El Salvador’s congress voted to accept the cryptocurrency and won a supermajority of 62 out of 84 votes.
Starting in September, El Salvador will soon have two official currencies: the U.S. dollar (USD) and bitcoin (BTC). In what is likely an unprecedented move for any nation worldwide, both USD and BTC can be used interchangeably within all government transactions — and this will likely make the nation a world leader in an increasingly digital era.
Why Did El Salvador Move to Cryptocurrency?
According to a tweet from president Bukele, moving to cryptocurrency would promote “financial inclusion, investment, tourism, innovation, and economic development for our country.”
And he does have some facts and figures to support his claim. Some 70% of El Salvadorians are unbanked, meaning they don’t have even a basic bank account. This means that 70% of citizens will always be one step behind, no matter how hard they try, and will have even more challenges accumulating wealth and saving what they already have.
El Salvador also relies heavily on money sent back to the country from migrants. For example, a man working in the United States sending a portion of his paycheck to his family in El Salvador, or a woman working in Canada doing the same.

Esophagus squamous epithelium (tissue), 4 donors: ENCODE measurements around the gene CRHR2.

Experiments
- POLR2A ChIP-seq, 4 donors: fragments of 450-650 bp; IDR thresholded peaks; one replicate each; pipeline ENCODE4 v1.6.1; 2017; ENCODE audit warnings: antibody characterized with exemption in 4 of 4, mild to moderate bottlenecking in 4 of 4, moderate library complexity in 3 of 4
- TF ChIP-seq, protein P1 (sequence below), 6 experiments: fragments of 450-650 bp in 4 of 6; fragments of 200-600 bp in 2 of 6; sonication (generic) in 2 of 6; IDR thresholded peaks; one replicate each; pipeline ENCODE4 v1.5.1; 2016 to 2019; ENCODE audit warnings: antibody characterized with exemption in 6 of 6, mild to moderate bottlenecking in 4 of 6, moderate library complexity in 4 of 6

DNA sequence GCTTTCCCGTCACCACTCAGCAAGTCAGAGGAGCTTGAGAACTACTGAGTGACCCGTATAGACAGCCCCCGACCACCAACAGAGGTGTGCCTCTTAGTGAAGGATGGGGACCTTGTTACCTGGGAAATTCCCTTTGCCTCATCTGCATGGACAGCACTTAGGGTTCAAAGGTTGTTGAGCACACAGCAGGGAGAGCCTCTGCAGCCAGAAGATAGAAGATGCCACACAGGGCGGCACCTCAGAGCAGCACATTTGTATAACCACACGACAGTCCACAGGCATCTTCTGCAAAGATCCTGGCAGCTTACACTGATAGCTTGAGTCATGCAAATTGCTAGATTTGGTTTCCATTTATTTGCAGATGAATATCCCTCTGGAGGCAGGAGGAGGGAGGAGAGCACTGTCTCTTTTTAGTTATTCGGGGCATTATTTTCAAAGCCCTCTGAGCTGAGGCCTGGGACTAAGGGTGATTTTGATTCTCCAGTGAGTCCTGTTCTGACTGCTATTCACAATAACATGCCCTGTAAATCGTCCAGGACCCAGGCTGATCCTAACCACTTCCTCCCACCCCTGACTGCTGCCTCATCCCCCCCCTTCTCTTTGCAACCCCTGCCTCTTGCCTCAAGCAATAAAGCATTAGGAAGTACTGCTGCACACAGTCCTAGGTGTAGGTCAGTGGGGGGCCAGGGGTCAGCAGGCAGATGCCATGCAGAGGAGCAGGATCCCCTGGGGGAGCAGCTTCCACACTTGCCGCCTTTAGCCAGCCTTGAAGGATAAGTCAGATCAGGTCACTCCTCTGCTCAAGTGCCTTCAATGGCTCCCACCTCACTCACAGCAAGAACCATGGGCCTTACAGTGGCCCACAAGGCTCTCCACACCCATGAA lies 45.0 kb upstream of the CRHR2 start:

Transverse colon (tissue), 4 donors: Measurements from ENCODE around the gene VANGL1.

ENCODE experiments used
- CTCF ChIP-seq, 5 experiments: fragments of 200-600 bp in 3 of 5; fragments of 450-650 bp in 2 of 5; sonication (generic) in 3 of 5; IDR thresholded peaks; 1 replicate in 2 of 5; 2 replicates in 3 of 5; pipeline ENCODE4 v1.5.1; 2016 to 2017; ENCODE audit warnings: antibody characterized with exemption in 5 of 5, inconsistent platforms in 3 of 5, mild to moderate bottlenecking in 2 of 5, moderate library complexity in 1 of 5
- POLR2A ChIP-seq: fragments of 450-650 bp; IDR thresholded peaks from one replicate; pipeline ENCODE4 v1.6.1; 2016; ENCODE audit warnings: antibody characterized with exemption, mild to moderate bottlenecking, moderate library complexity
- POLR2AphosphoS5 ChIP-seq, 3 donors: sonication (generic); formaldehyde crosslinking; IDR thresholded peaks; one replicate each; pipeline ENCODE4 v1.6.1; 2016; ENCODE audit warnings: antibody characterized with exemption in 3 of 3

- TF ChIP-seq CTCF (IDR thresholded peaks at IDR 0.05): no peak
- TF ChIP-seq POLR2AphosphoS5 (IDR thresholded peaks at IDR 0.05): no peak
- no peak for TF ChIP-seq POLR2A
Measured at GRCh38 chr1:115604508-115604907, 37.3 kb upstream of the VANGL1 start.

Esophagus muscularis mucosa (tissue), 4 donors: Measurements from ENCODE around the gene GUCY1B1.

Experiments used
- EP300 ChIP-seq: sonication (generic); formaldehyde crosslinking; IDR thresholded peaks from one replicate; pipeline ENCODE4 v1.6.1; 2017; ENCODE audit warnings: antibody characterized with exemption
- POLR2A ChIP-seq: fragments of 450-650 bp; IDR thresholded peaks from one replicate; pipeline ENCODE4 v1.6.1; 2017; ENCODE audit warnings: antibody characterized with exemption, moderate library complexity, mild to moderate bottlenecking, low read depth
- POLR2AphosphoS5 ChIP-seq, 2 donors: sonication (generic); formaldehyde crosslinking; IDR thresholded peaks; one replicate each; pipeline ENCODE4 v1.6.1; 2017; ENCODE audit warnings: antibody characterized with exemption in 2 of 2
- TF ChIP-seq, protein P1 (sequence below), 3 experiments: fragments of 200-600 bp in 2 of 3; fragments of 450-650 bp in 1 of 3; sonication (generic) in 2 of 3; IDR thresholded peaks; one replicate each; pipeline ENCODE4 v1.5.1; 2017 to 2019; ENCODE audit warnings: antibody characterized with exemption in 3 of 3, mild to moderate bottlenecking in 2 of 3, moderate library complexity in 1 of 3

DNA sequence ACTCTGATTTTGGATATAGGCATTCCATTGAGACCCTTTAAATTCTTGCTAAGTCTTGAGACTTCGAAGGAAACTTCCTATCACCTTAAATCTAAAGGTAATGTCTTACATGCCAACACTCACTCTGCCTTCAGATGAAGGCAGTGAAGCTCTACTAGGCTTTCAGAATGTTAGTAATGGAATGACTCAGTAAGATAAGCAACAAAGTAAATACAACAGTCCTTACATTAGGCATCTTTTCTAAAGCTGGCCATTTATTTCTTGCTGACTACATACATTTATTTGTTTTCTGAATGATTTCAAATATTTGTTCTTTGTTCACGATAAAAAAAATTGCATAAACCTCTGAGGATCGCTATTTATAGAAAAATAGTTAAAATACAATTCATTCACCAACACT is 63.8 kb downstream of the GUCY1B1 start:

Without a bank account, people in need of money will need to wait for physical cash to arrive at their doorsteps, a process that could potentially take weeks (no bank accounts mean no e-transfers).
Thus, the ability to send and receive money instantly, without the use of a bank account, is very attractive to the unbanked. And now that a digital currency is legal, the unbanked can easily spend this money wherever they go, boosting the economy of El Salvador.
What Is El Salvador’s History with Bitcoin?
This decision didn’t just come out of the blue, and El Salvador has indeed been experimenting with bitcoin for quite some time. Just recently, not one but two booming tourist destinations in El Salvador have begun accepting bitcoin as an alternative payment method: Punta Mango and Zonte (both known for their beautiful beaches).
Shoppers can make payments for everyday needs like groceries and utilities with digital cash, allowing them to buy their groceries with the touch of an app on their phone screens. An anonymous donor has been giving money to help make this happen.
El Salvador has also been working to ensure the proper structures are in place so the transition can go as smoothly as possible. Days after the decision to adopt bitcoin, El Salvador announced a partnership with Strike, a digital wallet firm.
This partnership will see the firm aiding the Central American country to build a financial infrastructure using Bitcoin technology.
Are There Concerns from Other Countries?
Of course, this move to cryptocurrency is in direct opposition to many global superpowers. For, both China and India have restricted cryptocurrency trading. Places like the United States and the United Kingdom, in an effort to combat cryptocurrency, are exploring digital currencies via their central banks. The European Union seeks to do the same.